With Google Chrome or Firefox, if I try to load the following HTML:

<script crossorigin='anonymous' src='https://stackoverflow.com/foo.js'></script>

I get a CORS error like this:

Access to Script at 'https://stackoverflow.com/foo.js' from origin 'https://stackoverflow.com' has been blocked by CORS policy: No 'Access-Control-Allow-Origin' header is present on the requested resource...

However, the same tag without the crossorigin='anonymous' attribute works fine (of course generating a 404 error, since foo.js does not exist).

This is surprising, since anonymous is just supposed to prevent sending any credentials, and script tags are not supposed to require CORS. What is causing this, and what should I do?


I was confused about this for a while. Here's how I now understand it:

According to the W3C, there are actually three possible values for the crossorigin attribute: anonymous, use-credentials, and an "missing value default" that can only be accessed by omitting the attribute. (An empty string, on the other hand, maps to anonymous.) The default value causes the browser to skip CORS entirely, which is the normal behavior I was expecting.

The crossorigin attribute should only be used if we care about getting error information for the script being loaded. Since accessing this information requires a CORS check, the Access-Control-Allow-Origin header must be present on the resource for it to be loaded.

  • I'll leave this unaccepted for a while in case anyone wants to write up a better explanation! – pdg137 Dec 19 '16 at 19:12
  • pdg137 you just need to make your server returning this response header on the JS file : Access-Control-Allow-Origin:* – Jerem Dec 22 '16 at 16:02
  • Yes, that would help, but often I can't or don't want to do that. Specifically, when loading third party scripts. – pdg137 Dec 22 '16 at 16:54
  • They say "missing value default", not "missing default value". See the difference? Your answer is confusing, there is no such thing here as "Unnamed default value". It is just anonymous, use-credentials or no attribute. It's not default value that skips CORS, it's missing attribute ONLY. – Robo Robok Jan 22 '17 at 19:23
  • I edited this in an attempt to make it more clear; please let me know if that helps. – pdg137 Jan 22 '17 at 20:24

crossorigin attribute has only two possible values: anonymous or use-credentials. Any value other than anonymous, including empty value, will be translated to anonymous.

So these three tags have the same meaning:

<script src="https://stackoverflow.com/foo.js" crossorigin="anonymous">
<script src="https://stackoverflow.com/foo.js" crossorigin="">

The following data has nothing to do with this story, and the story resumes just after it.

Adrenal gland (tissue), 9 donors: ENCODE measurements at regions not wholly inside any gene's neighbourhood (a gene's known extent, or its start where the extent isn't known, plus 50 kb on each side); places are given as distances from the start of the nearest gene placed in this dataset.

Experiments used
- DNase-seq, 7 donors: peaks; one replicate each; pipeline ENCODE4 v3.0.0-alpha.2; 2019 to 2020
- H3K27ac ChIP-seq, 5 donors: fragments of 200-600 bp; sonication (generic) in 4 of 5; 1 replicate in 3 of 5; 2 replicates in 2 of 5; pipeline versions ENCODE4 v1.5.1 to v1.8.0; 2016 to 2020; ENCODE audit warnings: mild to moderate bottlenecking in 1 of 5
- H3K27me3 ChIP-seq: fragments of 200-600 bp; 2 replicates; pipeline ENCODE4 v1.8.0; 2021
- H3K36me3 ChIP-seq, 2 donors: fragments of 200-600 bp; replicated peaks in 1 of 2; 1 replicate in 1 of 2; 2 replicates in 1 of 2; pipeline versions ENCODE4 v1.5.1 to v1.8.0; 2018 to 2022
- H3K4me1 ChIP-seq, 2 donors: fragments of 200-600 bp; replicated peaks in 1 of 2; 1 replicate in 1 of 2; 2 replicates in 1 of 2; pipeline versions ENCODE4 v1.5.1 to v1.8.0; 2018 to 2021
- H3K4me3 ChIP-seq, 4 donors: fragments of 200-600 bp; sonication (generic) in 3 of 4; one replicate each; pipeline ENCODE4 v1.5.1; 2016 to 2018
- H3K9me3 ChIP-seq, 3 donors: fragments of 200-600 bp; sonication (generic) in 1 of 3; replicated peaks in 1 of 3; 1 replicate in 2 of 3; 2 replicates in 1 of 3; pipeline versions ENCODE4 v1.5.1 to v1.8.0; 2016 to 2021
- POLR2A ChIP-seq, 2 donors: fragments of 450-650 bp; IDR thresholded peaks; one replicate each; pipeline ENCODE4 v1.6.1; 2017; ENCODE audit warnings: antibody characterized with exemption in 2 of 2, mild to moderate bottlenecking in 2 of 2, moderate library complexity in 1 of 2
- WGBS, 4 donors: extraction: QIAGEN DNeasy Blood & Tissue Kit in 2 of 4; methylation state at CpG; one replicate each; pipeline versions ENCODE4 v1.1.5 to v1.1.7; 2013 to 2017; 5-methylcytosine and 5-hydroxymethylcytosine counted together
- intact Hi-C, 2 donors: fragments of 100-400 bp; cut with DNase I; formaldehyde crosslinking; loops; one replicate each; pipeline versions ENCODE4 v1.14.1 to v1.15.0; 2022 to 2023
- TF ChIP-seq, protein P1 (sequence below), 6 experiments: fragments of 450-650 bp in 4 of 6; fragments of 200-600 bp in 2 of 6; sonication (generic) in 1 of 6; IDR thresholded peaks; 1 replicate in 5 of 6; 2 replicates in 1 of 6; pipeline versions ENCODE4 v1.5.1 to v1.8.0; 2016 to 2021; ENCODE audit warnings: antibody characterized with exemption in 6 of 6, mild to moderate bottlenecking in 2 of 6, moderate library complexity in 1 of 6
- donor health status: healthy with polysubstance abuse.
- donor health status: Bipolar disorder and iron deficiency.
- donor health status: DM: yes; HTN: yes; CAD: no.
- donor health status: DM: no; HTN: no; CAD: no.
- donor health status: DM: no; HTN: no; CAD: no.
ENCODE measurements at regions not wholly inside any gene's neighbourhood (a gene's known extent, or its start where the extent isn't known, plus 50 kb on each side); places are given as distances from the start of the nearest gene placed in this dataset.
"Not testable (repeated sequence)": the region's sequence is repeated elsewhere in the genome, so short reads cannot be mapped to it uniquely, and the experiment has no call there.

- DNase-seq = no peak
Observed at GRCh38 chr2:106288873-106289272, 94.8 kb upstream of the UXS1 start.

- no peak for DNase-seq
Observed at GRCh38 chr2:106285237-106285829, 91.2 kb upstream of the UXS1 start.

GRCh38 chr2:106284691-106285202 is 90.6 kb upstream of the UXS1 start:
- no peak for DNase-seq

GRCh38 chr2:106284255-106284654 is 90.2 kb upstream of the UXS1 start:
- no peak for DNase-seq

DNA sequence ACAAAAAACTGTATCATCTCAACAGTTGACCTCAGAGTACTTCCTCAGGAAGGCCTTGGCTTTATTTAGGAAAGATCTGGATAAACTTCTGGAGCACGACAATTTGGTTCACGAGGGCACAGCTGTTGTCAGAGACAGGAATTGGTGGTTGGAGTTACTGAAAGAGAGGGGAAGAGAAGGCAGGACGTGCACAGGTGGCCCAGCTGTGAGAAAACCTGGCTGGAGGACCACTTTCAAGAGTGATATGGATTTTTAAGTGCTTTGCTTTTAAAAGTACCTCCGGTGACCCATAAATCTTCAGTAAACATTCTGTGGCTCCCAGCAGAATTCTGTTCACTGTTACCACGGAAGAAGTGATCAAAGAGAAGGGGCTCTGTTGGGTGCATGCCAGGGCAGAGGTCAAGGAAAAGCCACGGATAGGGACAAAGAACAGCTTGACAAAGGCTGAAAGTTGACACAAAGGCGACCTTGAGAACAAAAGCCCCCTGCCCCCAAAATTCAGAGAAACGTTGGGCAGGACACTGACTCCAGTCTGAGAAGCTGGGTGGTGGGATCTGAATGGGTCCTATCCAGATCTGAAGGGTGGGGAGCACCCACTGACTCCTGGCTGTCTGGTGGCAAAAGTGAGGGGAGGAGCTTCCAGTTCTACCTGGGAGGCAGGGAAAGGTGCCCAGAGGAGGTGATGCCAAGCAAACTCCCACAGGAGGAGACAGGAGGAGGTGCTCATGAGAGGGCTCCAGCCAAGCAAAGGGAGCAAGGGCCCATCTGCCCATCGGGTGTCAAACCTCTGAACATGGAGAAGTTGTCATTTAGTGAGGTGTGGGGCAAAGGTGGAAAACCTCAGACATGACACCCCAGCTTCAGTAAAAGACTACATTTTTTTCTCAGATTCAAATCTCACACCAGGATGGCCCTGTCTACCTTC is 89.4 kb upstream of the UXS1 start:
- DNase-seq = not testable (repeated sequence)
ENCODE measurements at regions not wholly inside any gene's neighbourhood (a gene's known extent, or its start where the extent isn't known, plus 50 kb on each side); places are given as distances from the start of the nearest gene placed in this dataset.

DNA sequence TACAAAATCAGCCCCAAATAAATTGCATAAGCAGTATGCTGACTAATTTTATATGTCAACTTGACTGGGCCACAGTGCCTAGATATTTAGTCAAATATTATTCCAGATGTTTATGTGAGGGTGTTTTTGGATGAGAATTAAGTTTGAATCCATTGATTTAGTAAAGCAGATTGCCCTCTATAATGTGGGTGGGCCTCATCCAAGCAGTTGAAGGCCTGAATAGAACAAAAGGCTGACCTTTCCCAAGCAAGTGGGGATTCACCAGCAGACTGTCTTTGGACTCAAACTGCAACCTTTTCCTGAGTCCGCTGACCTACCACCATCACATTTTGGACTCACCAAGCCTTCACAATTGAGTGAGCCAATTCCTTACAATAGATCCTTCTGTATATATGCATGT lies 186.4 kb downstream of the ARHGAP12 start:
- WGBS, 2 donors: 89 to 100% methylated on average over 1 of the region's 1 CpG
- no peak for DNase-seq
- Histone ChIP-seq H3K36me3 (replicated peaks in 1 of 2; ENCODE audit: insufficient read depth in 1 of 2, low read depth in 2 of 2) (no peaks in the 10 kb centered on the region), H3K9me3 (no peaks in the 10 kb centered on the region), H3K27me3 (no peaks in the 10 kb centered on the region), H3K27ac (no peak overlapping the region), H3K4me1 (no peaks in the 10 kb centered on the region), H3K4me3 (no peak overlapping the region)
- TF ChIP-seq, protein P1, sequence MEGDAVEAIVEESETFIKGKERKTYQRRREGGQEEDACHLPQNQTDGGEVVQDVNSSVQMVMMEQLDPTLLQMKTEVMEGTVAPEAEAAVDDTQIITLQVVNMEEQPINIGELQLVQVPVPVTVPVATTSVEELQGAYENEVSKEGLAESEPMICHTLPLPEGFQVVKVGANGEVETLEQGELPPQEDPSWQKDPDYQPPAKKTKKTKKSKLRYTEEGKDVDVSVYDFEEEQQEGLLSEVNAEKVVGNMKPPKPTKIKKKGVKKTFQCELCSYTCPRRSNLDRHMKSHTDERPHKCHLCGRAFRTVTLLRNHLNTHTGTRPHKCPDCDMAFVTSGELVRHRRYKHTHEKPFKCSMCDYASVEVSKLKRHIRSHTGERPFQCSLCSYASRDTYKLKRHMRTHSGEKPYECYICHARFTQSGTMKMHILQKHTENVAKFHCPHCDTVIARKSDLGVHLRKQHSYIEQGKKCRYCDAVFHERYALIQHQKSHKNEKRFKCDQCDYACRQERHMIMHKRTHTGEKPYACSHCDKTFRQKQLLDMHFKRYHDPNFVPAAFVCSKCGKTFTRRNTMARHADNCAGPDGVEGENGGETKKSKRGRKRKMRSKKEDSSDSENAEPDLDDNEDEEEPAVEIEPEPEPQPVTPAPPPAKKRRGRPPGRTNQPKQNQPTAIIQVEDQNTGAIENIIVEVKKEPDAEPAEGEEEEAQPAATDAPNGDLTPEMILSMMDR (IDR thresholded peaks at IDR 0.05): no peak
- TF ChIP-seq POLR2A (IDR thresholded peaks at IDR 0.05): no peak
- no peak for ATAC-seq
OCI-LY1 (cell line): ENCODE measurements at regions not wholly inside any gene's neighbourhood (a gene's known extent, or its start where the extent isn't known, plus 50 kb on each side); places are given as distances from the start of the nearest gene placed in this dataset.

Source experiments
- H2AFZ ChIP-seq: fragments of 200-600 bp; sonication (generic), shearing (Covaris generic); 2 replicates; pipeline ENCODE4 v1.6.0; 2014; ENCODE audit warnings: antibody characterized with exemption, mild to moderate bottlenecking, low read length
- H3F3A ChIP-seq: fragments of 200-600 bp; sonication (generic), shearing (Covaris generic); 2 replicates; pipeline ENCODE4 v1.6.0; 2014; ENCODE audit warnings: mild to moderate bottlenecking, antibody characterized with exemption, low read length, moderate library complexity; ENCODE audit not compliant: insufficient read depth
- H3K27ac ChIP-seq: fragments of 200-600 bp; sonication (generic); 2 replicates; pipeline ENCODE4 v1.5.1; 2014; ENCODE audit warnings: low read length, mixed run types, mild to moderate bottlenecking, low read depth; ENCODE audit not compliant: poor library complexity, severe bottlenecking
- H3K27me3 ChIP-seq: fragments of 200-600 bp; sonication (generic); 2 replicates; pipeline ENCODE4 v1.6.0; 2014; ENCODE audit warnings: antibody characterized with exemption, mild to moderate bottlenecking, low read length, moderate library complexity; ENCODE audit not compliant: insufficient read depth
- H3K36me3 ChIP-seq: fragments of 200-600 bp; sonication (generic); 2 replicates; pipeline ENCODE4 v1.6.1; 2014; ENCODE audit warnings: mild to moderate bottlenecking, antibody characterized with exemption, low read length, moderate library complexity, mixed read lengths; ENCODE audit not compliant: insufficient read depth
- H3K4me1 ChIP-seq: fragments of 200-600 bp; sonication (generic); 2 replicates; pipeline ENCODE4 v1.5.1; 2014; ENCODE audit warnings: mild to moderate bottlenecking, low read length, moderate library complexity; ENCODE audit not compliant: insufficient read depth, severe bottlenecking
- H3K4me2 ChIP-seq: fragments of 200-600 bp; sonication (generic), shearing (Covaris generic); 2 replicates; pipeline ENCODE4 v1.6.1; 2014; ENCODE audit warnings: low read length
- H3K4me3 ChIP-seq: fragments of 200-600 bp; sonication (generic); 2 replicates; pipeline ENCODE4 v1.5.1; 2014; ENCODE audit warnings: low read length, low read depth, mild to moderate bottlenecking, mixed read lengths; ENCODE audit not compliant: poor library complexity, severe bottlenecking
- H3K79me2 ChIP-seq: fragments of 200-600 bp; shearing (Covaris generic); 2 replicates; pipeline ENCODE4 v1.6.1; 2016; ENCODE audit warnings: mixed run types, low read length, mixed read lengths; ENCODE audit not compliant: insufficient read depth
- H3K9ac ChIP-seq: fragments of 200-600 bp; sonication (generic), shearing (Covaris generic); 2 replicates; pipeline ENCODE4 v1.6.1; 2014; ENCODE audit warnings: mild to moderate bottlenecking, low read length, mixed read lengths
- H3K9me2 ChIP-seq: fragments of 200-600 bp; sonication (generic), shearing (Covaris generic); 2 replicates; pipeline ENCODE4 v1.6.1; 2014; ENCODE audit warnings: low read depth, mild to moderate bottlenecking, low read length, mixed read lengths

<script src="https://stackoverflow.com/foo.js" crossorigin="IamCrazy">

What is interesting though, is that CORS behavior is totally disabled if you skip crossorigin attribute. For example:

<script src="https://stackoverflow.com/foo.js">

This tag will run script without any CORS-related checking. In practice, no crossorigin attribute makes browser skip Origin HTTP header entirely.

No matter if your crossorigin is anonymous or use-credentials, request's Origin must still match response's Access-Control-Allow-Origin. Otherwise no luck - script is never fired.

Source: HTTP access control (CORS) on Mozilla Developer Network

  • 1
    This is wrong. OR it is right but Chrome's implementation does not match this. – William Entriken Apr 7 '17 at 3:37
  • @WilliamEntriken what specifically works different in Chrome? I tested it again today and it looks like my answer is still correct. There are just three behaviors of crossorigin: allow all (no attribute at all), send credentials (crossorigin="use-credentials") and skip credentials (any value other than use-credentials), officially anonymous, unofficially can be anything, including empty value. – Robo Robok Jan 30 '19 at 13:32
  • 3
    It's also very clearly stated in the documentation I linked: "An invalid keyword and an empty string will be handled as the anonymous keyword.". – Robo Robok Feb 2 '19 at 9:11

It's a bit old thread, but it's something that I happend to encauter, these days. In addition to the crossorigin, you should also make sure that the server from which you are loading the script (in your example - stackoverflow.com) returns a specific header.

'Access-Control-Allow-Origin' '*';

Only then you will be able to recieve the full information about an errors which has happend in the script.

Of course if you know for sure which url to allow you should use it instead of the asterix '*'.

  • 1
    Don't put a wildcard * unless you know what you are doing. Much better to put: Access-Control-Allow-Origin: https://requestingserver.com replacing the domain with the domain of the requesting server. – Flimm Nov 2 '19 at 10:37
  • What is the difference in security value between having a * and having the value of the requesting server ? I don't see any value upgrade. – racec0ndition Apr 13 '20 at 20:20
  • The '*' allows all the possible servers, rather than a specific value. – Boncho Valkov Apr 14 '20 at 11:15
  • I know. My question is without allow-credentials: true, what is the risk here ? – racec0ndition Apr 27 '20 at 1:26
  • And What Flimm is suggesting: "replacing it with the domain of the requesting server", that doesn't seem to offer any value upgrade in terms of security. Infact, reflecting the origin of the request (coupled with allow credentials:true) can introduce a security vulnerability in servers that uses cookies for authentication – racec0ndition Apr 27 '20 at 1:30

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